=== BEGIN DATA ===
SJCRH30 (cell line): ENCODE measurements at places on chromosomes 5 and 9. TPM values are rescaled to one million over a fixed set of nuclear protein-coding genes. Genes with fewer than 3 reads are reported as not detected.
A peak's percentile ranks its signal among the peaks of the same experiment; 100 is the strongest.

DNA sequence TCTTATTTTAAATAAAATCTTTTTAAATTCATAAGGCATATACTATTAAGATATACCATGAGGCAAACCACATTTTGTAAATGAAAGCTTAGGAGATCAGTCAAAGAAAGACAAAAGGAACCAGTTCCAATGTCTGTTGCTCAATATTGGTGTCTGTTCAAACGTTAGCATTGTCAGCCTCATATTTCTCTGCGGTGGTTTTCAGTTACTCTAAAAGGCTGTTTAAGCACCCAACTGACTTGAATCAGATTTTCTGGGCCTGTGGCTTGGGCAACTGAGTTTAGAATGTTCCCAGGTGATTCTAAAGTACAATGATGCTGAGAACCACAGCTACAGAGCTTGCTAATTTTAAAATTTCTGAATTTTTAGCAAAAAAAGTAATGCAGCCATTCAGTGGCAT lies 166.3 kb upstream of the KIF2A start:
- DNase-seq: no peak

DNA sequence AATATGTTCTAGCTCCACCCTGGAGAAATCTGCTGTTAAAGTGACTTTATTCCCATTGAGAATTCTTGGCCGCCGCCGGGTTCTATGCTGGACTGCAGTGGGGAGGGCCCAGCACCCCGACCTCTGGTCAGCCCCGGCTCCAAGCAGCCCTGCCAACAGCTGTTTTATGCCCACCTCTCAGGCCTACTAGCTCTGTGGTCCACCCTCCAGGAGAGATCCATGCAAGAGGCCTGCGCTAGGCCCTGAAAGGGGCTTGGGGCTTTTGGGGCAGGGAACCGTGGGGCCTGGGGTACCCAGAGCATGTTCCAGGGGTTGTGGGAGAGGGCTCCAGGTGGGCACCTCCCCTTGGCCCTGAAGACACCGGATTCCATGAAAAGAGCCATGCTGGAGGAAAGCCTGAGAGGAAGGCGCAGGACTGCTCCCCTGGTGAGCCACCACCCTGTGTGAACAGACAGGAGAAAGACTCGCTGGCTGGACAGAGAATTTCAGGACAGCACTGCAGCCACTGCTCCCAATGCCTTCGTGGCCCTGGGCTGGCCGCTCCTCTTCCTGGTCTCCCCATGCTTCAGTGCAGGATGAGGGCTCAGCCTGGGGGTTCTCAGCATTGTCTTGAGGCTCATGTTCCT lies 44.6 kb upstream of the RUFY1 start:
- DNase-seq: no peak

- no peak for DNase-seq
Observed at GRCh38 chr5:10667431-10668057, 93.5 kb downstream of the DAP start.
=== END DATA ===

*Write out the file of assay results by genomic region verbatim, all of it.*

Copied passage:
SJCRH30 (cell line): ENCODE measurements at places on chromosomes 5 and 9. TPM values are rescaled to one million over a fixed set of nuclear protein-coding genes. Genes with fewer than 3 reads are reported as not detected.
A peak's percentile ranks its signal among the peaks of the same experiment; 100 is the strongest.

DNA sequence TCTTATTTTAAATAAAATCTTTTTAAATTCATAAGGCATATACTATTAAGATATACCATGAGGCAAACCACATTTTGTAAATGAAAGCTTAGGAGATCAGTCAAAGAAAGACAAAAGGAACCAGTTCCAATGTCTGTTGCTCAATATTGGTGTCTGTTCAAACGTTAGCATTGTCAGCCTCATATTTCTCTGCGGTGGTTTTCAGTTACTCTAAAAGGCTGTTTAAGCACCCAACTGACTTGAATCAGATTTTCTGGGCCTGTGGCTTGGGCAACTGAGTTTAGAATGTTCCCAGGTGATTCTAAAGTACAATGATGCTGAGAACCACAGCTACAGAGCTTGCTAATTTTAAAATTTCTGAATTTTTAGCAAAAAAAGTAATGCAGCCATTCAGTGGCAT lies 166.3 kb upstream of the KIF2A start:
- DNase-seq: no peak

DNA sequence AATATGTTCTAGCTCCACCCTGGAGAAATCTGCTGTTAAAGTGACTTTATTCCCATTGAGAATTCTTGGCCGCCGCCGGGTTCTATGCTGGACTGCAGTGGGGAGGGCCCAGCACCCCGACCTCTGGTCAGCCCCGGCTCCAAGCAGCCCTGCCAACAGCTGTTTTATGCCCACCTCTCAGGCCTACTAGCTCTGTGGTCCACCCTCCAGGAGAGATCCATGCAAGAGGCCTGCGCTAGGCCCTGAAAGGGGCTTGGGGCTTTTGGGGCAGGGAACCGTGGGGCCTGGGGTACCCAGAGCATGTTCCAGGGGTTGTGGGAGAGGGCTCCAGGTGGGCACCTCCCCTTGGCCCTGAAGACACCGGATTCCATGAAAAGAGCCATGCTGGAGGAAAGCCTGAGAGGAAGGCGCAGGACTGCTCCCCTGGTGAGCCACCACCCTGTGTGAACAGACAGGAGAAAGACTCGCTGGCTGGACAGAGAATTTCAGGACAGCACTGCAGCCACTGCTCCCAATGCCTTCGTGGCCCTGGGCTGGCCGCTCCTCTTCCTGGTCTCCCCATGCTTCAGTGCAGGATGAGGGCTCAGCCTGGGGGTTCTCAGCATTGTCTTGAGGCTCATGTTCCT lies 44.6 kb upstream of the RUFY1 start:
- DNase-seq: no peak

- no peak for DNase-seq
Observed at GRCh38 chr5:10667431-10668057, 93.5 kb downstream of the DAP start.